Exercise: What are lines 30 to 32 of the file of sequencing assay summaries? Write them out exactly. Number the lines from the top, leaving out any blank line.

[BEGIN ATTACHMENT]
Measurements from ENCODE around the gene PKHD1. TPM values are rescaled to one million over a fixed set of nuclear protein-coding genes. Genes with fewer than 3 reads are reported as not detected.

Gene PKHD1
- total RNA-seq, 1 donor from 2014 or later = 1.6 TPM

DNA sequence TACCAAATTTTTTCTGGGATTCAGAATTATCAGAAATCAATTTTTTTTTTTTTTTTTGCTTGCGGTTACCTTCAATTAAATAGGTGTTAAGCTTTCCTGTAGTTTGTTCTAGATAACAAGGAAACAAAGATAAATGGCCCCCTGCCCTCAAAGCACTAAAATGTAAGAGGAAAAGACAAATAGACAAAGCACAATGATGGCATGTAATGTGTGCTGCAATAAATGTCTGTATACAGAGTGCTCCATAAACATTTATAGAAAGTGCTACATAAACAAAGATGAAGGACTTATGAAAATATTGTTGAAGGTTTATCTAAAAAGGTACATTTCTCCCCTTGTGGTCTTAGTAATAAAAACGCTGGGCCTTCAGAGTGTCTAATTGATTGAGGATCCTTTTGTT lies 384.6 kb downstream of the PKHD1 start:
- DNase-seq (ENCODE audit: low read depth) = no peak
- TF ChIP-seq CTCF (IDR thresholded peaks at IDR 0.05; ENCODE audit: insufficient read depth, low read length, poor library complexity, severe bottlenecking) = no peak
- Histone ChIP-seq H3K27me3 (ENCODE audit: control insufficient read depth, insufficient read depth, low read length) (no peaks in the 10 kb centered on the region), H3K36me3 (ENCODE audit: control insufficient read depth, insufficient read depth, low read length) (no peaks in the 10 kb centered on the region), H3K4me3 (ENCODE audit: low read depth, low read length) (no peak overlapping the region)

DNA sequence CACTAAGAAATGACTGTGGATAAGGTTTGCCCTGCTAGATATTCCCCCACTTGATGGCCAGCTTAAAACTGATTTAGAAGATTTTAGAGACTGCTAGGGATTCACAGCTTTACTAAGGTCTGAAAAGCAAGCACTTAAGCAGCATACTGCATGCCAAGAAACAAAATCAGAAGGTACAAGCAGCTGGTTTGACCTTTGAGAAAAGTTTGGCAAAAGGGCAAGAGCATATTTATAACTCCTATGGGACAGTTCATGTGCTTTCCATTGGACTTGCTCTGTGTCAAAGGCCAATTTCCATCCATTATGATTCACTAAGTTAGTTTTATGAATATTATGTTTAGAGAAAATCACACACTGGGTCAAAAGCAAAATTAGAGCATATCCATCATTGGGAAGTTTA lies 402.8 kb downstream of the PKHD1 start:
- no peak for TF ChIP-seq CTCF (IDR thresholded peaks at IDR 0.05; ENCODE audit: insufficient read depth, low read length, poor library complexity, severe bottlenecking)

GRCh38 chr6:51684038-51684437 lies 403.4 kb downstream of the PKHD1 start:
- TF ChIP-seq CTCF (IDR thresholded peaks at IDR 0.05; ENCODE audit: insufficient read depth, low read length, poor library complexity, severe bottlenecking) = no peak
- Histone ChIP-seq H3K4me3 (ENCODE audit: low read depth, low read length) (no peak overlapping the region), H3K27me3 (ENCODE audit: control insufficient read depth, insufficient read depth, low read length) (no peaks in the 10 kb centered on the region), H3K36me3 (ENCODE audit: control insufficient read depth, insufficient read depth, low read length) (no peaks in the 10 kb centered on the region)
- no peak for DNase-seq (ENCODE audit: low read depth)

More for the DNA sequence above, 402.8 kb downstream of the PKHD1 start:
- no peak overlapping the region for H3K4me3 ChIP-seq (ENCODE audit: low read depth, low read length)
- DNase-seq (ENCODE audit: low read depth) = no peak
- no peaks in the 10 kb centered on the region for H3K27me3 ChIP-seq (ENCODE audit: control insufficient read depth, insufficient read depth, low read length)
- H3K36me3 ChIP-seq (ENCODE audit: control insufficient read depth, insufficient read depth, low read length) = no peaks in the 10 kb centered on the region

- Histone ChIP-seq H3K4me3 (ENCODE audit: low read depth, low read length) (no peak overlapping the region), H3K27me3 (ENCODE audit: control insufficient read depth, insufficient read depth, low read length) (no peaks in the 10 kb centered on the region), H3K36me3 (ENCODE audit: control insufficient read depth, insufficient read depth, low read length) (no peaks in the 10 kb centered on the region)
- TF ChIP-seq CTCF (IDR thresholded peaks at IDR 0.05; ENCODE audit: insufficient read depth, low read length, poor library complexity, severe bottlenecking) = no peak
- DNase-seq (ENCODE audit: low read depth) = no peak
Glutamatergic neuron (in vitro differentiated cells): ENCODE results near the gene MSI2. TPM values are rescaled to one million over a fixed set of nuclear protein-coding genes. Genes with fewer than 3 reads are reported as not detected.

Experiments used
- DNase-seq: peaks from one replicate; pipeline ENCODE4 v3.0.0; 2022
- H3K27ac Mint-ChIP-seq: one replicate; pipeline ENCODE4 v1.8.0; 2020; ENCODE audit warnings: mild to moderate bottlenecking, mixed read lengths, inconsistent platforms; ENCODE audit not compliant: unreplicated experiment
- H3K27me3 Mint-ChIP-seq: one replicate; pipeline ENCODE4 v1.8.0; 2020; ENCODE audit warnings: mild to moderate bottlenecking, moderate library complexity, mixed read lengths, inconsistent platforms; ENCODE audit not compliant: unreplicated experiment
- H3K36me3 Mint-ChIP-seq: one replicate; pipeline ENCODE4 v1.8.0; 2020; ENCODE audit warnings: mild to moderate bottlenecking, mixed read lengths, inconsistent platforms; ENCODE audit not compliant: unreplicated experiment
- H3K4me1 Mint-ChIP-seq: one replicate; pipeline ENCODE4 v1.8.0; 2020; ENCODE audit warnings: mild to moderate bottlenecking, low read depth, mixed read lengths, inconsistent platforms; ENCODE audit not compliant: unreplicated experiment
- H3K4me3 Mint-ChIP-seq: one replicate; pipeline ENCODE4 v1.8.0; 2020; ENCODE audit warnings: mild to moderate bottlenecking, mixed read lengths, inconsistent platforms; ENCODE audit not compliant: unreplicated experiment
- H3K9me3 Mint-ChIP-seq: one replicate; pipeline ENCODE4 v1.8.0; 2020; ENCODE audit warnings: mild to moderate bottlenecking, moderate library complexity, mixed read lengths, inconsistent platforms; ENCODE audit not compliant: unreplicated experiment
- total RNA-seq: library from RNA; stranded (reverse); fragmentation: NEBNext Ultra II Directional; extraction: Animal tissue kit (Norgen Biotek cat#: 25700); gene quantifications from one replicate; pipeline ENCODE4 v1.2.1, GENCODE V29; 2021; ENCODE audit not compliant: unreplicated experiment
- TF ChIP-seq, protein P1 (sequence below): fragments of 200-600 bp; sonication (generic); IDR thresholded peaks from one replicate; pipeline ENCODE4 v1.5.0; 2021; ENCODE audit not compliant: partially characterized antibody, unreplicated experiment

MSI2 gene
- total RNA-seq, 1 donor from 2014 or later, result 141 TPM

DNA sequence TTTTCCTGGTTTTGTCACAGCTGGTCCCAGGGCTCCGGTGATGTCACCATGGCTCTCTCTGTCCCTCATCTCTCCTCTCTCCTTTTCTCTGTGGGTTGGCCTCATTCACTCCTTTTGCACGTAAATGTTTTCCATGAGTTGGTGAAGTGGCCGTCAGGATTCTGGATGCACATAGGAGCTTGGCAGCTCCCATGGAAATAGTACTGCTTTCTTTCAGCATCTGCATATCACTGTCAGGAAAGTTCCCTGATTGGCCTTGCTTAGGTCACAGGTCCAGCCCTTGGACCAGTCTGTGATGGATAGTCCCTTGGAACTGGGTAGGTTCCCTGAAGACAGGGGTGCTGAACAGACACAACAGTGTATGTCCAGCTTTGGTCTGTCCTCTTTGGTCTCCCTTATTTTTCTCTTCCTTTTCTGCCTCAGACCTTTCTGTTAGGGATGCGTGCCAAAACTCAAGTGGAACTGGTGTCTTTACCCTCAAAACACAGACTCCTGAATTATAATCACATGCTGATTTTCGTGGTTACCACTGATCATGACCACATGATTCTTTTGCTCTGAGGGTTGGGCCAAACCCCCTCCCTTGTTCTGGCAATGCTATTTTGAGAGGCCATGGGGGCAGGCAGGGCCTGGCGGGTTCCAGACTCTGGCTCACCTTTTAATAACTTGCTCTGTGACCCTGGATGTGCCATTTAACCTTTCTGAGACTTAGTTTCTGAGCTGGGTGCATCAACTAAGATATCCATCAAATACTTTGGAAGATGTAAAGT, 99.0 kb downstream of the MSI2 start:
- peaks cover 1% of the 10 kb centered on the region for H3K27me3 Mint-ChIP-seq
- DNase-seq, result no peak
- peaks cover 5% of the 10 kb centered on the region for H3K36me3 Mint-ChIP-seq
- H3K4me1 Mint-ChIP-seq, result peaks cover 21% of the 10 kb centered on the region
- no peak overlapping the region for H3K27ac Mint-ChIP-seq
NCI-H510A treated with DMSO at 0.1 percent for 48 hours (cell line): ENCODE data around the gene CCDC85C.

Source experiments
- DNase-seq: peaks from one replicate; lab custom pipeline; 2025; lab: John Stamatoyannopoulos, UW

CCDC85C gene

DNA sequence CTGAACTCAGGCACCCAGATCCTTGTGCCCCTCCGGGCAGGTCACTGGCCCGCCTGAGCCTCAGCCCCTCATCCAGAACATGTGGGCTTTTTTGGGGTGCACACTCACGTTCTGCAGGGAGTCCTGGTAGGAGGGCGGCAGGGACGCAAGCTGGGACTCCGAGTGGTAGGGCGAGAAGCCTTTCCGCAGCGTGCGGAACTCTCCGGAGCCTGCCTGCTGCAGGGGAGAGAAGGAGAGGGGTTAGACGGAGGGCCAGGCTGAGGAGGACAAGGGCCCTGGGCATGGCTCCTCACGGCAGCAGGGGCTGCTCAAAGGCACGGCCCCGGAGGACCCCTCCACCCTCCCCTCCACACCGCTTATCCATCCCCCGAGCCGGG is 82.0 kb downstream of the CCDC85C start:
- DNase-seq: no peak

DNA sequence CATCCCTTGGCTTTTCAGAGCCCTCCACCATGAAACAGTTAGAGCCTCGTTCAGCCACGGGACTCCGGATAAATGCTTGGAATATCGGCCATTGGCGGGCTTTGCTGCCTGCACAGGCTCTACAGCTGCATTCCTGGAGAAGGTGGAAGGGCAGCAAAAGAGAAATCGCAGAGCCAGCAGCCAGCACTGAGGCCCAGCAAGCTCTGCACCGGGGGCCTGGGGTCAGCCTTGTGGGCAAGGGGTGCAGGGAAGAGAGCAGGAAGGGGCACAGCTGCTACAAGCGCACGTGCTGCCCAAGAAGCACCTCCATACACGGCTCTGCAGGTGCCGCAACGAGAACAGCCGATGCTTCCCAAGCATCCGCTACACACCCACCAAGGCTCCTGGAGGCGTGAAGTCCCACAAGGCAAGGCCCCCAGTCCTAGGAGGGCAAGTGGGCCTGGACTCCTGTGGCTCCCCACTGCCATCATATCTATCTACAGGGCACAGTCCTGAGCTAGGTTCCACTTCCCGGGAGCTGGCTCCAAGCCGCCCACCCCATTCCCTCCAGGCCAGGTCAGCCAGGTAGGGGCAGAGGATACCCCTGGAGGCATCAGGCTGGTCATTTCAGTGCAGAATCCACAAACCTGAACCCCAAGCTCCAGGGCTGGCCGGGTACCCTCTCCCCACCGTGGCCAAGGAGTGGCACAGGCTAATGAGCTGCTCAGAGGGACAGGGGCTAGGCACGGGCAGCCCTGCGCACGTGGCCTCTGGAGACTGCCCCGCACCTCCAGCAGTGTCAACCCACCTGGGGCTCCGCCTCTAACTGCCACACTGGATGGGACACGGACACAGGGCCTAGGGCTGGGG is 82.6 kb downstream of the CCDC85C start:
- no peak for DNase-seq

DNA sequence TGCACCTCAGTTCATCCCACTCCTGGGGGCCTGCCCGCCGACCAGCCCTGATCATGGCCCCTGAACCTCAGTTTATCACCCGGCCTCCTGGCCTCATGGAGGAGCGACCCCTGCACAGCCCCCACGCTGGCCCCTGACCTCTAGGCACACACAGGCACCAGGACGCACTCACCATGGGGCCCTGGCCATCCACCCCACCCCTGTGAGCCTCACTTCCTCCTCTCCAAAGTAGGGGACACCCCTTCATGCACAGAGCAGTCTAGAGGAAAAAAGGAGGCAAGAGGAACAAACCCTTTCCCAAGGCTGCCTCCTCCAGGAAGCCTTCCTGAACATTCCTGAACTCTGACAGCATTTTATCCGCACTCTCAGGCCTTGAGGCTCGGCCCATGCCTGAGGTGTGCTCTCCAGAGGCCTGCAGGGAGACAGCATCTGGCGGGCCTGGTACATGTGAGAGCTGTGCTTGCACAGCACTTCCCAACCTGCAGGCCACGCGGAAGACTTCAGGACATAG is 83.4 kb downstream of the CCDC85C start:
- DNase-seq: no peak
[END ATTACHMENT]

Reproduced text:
- H3K9me3 Mint-ChIP-seq: one replicate; pipeline ENCODE4 v1.8.0; 2020; ENCODE audit warnings: mild to moderate bottlenecking, moderate library complexity, mixed read lengths, inconsistent platforms; ENCODE audit not compliant: unreplicated experiment
- total RNA-seq: library from RNA; stranded (reverse); fragmentation: NEBNext Ultra II Directional; extraction: Animal tissue kit (Norgen Biotek cat#: 25700); gene quantifications from one replicate; pipeline ENCODE4 v1.2.1, GENCODE V29; 2021; ENCODE audit not compliant: unreplicated experiment
- TF ChIP-seq, protein P1 (sequence below): fragments of 200-600 bp; sonication (generic); IDR thresholded peaks from one replicate; pipeline ENCODE4 v1.5.0; 2021; ENCODE audit not compliant: partially characterized antibody, unreplicated experiment